Obama won praise from Saakashvili when he said in Moscow last week that Georgias sovereignty and territorial integrity must be respected.
On Monday, Saakashvili said the timing of Medvedevs trip was no coincidence.
I do not know whether it was in response to the Nabucco summit, which is considered by them as their great diplomatic failure, or if it was a response to Obamas visit, he said. 
Gia Nodia, a political science professor at Tbilisi University, said Medvedev was certainly making a gesture to the West by visiting Tskhinvali. Medvedev did not respond the day when Obama sent a clear message on Georgia, but now he is saying, ‘We do not care what Obama says, Nodia said by telephone from Tbilisi.
The visit delivers a visual message to Obama, said Alexei Malashenko, an analyst with the Carnegie Moscow Center. One week after Obamas visit, he is saying that no compromise is possible, he said.
Malashenko also suggested that the Kremlin had to demonstrate its control over South Ossetias leadership after reports that funds from Moscow had vanished. They fear that money is being stolen, he said.
Prime Minister Vladimir Putin has promised South Ossetia 10 billion rubles ($305 million) in aid. So far, the government has signed off on 2.8 billion rubles ($85 million) to the republic of about 70,000 inhabitants.
Allegations of embezzlement surfaced in the national media when South Ossetia elected a new parliament last month. The election, which was won by Kokoitys ruling party, was criticized by the European Union, which called it illegitimate and a setback in efforts to resolve the dispute with Georgia.
The EU offered no immediate response to Medvedevs trip. But Marko Mihkelson, a deputy in the Estonian parliament and chairman of its European Affairs Committee, told The Moscow Times that the visit came as no big surprise, since Russia had recognized South Ossetias independence.
But he said it showed that Moscows real interests were in direct opposition to those of Europe and the United States. We saw a lot of talk and promises during Obamas visit in Moscow, but these steps now show that some of them have no substance, Mihkelson said by telephone from Tallinn.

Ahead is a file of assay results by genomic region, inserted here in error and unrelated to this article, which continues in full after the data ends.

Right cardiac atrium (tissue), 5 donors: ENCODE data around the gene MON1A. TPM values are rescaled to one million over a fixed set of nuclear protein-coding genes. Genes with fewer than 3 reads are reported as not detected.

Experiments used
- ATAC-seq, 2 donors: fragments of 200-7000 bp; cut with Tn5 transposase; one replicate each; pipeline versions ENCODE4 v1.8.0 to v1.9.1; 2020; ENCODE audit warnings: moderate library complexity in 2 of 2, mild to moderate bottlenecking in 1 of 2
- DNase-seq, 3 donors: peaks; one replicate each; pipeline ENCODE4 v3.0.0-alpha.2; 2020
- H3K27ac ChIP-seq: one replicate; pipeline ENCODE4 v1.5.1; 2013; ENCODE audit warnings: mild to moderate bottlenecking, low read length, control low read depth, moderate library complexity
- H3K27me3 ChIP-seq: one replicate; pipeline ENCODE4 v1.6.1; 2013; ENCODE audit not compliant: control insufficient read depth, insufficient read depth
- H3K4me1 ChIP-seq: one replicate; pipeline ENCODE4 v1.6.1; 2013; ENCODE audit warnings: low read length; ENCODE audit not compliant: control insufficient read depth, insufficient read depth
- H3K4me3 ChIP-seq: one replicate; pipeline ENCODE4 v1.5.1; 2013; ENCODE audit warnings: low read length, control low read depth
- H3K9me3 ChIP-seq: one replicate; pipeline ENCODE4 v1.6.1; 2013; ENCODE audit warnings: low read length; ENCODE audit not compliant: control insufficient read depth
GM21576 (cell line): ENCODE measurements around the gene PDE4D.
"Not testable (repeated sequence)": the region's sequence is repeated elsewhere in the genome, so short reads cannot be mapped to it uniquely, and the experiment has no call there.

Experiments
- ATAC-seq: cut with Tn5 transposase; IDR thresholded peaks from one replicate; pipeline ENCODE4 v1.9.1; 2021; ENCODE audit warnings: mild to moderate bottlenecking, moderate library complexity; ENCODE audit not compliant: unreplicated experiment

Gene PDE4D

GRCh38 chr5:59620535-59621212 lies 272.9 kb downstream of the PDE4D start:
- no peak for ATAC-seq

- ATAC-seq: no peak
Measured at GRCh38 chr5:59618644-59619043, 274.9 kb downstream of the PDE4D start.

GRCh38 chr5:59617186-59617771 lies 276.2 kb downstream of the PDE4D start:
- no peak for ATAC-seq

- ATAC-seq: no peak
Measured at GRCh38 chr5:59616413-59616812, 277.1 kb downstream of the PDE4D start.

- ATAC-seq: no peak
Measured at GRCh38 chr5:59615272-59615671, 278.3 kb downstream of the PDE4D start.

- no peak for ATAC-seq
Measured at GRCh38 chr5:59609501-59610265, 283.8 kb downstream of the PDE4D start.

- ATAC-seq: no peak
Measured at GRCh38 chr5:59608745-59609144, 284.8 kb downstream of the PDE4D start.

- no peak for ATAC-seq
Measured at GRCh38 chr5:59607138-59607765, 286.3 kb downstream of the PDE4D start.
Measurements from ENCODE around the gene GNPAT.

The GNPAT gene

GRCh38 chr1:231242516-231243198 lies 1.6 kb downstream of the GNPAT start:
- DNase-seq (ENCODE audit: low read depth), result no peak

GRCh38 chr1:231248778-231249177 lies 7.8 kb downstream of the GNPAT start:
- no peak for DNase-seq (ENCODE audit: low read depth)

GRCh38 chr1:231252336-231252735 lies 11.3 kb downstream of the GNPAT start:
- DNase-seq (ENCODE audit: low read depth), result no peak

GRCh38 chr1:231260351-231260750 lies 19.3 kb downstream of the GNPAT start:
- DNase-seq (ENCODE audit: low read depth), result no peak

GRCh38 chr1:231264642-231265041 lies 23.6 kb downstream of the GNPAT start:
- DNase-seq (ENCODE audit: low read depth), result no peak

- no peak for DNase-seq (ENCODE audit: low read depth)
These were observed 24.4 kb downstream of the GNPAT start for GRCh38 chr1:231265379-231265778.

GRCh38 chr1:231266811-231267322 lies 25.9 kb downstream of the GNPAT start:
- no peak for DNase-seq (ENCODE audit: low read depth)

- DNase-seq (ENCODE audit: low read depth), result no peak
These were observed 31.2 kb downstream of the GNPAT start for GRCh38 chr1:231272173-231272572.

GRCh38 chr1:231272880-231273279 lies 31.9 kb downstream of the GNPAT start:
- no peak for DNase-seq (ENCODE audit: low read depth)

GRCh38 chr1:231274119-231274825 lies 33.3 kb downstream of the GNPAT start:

He added that it was vital that the EU continued its observer mission there after both the United Nations and the Organization for Security and Cooperation in Europe had to cease their missions in Georgia due to a veto from Moscow.
Nodia, from Tbilisi University, said fears that Russia might be planning another war could be exaggerated, but it was certainly in Moscows interest to create a perception of tension.
The Russian government recently linked Georgia to increasing instability in the North Caucasus. Speaking Friday in Vladikavkaz, the capital of North Ossetia, Deputy Interior Minister Arkady Yedelyev said about 60 insurgents were hiding in Georgia and might cross the border into Russian territory. As long as people like Saakashvili rule our neighbors, we will have no stability, Yedelyev said, Interfax reported.
After South Ossetia, Medvedev went to Sochi, where he told soldiers that the Navy had launched a ballistic missile from a submarine.
He told them that Tbilisi alone was to blame for the war and that Russian bases in South Ossetia and Abkhazia were meant to deter any further attacks.  This is a clear signal to those crack-brained people who regularly come up with idiotic plans in their heads, he said, according to the Vesti state television web site.